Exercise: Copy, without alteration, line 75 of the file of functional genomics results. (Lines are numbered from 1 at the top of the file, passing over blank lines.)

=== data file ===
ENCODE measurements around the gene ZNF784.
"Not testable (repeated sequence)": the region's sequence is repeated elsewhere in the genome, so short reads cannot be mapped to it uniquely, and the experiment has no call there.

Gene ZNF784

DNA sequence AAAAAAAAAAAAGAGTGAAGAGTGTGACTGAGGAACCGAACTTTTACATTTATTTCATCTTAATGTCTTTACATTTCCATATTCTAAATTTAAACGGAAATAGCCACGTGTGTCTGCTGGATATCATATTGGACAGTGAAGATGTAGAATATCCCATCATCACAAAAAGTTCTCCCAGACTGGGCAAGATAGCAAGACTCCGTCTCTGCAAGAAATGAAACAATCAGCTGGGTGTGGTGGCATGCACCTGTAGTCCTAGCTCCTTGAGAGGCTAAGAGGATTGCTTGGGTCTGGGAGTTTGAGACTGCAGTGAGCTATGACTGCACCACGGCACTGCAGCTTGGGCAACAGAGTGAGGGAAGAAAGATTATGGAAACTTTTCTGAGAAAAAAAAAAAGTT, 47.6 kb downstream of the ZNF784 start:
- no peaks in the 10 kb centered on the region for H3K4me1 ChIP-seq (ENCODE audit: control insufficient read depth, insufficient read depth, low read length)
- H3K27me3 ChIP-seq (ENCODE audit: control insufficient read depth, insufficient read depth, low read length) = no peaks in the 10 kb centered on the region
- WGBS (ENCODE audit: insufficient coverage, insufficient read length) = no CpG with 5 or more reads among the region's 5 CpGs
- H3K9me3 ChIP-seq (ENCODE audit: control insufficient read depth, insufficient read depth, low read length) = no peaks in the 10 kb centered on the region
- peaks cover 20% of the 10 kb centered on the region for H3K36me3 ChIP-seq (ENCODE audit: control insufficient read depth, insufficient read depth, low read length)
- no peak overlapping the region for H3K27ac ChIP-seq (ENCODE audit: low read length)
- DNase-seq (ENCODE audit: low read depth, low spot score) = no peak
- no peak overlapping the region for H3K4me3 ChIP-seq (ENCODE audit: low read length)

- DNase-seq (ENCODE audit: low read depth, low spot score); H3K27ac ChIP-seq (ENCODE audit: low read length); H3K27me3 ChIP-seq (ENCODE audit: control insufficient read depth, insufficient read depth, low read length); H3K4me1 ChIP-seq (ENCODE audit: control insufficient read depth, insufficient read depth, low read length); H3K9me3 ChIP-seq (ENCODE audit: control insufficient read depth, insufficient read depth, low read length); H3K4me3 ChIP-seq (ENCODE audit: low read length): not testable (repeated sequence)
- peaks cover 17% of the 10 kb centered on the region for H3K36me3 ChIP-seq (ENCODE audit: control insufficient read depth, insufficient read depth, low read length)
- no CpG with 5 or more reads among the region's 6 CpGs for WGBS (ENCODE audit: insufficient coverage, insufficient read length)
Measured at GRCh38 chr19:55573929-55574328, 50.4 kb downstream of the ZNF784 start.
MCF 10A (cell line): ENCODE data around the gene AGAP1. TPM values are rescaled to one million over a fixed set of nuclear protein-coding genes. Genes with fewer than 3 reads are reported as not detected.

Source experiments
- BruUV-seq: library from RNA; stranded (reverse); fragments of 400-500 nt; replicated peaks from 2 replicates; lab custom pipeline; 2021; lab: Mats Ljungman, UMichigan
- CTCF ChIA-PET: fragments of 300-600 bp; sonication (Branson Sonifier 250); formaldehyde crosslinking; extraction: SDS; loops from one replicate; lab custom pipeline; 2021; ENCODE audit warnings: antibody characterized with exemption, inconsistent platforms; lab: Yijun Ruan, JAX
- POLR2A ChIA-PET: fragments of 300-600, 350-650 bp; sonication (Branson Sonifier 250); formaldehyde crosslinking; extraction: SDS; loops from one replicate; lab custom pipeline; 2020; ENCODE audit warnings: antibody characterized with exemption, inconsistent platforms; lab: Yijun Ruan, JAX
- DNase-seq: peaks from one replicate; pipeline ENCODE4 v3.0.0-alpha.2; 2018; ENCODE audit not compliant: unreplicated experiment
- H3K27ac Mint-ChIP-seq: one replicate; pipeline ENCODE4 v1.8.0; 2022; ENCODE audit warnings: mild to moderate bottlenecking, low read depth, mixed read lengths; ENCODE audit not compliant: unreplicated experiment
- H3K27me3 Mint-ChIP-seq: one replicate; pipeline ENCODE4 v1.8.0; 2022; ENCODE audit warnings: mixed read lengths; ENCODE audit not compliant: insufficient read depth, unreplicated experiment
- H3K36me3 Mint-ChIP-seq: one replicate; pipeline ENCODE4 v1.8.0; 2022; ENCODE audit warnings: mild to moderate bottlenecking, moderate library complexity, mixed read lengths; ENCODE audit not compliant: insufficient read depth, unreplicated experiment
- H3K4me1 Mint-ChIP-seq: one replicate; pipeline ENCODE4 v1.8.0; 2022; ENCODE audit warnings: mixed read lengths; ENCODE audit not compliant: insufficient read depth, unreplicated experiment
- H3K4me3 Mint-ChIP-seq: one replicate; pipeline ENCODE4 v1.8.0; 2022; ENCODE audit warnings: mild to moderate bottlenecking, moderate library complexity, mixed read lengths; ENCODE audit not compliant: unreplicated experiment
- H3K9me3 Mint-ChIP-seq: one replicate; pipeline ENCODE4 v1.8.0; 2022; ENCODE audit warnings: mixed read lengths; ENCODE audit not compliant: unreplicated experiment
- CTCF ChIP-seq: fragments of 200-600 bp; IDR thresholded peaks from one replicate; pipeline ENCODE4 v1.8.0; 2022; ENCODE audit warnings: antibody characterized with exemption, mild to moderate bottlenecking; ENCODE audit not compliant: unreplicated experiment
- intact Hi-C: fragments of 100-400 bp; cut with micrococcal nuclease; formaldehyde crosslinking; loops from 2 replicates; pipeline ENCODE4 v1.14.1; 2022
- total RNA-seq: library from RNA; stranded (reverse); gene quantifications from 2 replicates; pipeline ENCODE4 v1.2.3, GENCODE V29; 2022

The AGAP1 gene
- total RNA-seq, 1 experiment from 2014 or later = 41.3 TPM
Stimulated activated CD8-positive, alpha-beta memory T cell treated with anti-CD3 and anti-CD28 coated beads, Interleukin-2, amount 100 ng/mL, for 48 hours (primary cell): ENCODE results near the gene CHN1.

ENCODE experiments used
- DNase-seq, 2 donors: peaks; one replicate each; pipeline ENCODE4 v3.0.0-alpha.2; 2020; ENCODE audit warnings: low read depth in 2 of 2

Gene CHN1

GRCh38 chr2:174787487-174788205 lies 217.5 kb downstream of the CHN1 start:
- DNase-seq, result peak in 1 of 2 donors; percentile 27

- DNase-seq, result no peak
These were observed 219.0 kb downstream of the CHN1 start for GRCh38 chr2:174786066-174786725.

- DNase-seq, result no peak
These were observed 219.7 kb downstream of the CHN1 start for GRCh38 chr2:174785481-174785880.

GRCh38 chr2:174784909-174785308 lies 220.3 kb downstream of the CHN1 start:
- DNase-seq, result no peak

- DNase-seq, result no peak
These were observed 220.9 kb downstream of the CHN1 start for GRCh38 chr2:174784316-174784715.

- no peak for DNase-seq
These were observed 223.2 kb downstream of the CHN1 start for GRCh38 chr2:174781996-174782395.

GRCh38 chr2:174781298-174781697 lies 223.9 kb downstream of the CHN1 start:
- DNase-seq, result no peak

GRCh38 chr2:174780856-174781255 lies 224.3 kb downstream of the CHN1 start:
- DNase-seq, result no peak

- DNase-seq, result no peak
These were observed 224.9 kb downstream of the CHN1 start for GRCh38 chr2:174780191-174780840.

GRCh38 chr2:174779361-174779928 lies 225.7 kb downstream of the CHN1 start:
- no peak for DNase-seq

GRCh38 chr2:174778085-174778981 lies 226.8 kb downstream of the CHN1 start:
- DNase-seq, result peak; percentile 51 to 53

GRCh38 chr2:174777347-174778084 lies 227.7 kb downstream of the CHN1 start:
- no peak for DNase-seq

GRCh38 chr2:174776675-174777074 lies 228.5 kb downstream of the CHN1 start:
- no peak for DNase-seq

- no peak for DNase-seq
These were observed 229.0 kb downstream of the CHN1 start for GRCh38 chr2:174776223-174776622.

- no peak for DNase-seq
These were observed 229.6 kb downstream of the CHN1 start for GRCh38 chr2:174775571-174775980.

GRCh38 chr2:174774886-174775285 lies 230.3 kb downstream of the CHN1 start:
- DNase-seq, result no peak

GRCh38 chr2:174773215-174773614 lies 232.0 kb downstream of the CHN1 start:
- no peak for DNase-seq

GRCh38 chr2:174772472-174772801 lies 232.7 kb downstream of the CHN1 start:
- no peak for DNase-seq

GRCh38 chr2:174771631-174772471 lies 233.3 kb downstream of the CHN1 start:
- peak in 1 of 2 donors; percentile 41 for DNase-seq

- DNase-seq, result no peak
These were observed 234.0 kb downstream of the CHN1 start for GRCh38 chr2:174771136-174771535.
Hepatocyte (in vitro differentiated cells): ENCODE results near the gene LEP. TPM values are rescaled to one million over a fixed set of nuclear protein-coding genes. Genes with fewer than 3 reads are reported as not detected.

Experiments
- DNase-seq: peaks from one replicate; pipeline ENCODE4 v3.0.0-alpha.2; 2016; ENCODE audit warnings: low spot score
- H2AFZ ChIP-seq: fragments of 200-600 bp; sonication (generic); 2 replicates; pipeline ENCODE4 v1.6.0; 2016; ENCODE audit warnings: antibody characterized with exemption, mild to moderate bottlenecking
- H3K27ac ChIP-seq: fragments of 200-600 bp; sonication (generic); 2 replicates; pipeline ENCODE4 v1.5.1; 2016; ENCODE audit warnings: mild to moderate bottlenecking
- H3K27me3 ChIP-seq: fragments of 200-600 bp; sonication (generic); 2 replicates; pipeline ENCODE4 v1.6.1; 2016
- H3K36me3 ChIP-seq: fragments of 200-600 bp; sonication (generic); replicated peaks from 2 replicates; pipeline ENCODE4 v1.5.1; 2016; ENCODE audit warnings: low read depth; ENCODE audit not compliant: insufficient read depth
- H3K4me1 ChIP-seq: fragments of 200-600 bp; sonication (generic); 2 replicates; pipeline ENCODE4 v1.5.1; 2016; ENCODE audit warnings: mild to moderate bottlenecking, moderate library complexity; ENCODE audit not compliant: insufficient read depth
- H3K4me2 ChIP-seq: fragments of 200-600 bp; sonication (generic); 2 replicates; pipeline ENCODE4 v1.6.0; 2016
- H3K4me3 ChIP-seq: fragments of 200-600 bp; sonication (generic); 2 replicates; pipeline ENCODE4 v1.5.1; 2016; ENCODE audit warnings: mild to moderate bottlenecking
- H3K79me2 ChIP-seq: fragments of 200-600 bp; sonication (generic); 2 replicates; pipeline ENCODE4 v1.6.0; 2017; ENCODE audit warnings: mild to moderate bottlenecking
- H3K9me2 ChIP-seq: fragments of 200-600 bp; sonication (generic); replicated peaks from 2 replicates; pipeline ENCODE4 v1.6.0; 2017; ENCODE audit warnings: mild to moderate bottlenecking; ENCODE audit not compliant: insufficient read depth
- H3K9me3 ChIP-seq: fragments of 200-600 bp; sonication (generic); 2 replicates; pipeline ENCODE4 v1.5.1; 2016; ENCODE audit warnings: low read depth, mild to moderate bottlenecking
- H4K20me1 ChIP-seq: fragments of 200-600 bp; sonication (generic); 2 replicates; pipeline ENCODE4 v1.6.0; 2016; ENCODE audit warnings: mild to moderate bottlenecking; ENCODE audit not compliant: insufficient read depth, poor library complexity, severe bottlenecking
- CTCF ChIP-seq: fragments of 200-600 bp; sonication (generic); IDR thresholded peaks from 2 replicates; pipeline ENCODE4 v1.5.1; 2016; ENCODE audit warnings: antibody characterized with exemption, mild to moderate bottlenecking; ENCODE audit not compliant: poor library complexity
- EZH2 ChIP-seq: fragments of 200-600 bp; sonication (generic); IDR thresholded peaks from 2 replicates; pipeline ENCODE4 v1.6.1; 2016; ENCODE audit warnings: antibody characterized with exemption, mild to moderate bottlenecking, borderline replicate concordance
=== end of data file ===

- peak in 1 of 2 donors; percentile 41 for DNase-seq